We communicated and created a magical work of art together. We learned from one another. We survived all the conflicts. We all were proud of our work. We all learned so much. We learned to see each other as human beings, each one of us distinct and unique. The reverberations of this project will go on for a long time.

We created a little bit of theatre history with our opera.

A little wonder: In poverty stricken Vietnam all the artists have agreed to work for nothing so the opera can have a second season some time in the future!

We spent over a week on Phu Quoc Island in the southwest of Vietnam before setting out home again. After cold old Hanoi it was bliss made up of hot sand, balsamic water, healing breezes under coconut palms, the cool and calm of tasteful bungalows and the sound of bamboo groves clacking in the wind. We listened to breaking waves during the day and cicadas at night. A short glimpse of paradise.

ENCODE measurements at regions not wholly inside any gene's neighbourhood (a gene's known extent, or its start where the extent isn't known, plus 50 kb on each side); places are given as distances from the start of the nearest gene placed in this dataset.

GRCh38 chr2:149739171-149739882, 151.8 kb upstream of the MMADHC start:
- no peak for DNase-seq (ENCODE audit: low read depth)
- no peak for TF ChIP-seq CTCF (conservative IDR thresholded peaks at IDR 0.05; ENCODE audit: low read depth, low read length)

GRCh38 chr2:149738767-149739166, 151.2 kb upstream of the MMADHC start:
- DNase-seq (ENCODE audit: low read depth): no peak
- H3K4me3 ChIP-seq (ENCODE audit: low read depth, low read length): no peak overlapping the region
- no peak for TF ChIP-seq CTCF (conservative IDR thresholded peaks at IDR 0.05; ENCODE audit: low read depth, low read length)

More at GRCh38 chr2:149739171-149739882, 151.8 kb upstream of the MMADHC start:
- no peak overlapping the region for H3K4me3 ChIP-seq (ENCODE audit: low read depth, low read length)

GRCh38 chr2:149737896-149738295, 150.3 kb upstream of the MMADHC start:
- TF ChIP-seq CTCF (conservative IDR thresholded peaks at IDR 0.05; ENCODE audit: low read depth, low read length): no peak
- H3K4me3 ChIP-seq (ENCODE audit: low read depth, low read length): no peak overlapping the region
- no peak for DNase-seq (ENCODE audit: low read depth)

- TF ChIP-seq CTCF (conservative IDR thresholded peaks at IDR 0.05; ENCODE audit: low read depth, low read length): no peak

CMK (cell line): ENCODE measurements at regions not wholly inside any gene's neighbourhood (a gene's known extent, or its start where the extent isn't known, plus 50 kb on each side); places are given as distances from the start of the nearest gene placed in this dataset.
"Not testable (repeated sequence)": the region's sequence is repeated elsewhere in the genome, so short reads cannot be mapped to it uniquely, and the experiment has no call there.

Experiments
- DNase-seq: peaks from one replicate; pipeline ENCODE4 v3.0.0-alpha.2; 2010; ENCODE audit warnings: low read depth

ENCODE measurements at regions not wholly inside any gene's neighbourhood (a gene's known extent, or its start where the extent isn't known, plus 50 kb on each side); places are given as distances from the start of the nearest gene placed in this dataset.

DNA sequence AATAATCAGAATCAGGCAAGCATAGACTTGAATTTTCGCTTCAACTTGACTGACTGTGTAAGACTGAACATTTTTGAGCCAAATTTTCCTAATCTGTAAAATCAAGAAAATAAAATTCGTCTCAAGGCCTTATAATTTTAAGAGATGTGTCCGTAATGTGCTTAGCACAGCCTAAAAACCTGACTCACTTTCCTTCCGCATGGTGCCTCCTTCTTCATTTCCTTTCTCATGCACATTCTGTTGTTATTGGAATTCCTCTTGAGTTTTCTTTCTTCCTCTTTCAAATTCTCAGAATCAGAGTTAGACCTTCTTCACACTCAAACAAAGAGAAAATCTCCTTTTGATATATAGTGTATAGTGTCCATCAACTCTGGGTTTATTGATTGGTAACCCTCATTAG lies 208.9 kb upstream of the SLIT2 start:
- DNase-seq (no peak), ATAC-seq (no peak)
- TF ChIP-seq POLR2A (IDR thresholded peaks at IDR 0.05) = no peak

What a wonderful parting gift from Vietnam. Those sunny days will see us through the rest of winter in Berlin; the memories of all the colleagues and friends will make me smile in the days to come.

Vietnam was the wound of my youth, the war that could not be understood, that was fought in vain, for now Coca Cola rules under the one party dictatorship of the erstwhile “enemy”. Thinking about the loss of life, the trauma, the insanity of it all, I can find no words to describe what I feel.

All I know is that making opera is much better than making war.

Director and writer Beverly Blankenship grew up in Europe and the United States. She trained as an actress at the Max Reinhard Seminar in Vienna. After her first contract at the Salzburger Landestheater she went to Australia, where she started to direct and write. Beverly Blankenship returned to Europe in 1992 where her productions can now be seen at major Drama Theatres and Opera Houses.